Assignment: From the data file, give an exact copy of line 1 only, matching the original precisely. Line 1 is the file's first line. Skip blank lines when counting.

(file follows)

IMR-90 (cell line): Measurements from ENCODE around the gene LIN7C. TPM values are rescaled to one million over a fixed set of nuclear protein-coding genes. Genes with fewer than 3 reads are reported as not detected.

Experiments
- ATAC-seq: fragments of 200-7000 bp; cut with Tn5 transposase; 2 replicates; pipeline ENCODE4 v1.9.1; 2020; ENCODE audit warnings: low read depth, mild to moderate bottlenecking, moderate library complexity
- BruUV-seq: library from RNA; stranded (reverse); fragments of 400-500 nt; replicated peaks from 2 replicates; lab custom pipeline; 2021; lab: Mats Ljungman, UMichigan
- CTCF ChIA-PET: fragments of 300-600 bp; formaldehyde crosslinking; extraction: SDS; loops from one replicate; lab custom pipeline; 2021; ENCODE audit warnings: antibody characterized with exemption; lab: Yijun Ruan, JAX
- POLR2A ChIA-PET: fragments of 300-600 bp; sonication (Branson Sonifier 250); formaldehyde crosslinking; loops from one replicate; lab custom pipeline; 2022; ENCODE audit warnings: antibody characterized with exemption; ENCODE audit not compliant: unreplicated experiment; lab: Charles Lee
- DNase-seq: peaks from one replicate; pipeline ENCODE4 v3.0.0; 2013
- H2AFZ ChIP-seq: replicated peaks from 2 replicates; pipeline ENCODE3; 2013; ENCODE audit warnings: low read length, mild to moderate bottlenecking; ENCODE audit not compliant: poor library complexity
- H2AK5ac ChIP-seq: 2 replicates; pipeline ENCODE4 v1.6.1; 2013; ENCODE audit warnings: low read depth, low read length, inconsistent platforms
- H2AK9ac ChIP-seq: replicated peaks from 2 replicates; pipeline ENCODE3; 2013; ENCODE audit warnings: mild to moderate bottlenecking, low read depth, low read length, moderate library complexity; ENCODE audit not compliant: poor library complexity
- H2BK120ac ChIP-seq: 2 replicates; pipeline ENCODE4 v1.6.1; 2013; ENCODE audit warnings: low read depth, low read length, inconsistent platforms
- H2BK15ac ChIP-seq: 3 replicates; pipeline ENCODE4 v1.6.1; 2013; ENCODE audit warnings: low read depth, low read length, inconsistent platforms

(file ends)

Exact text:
IMR-90 (cell line): Measurements from ENCODE around the gene LIN7C. TPM values are rescaled to one million over a fixed set of nuclear protein-coding genes. Genes with fewer than 3 reads are reported as not detected.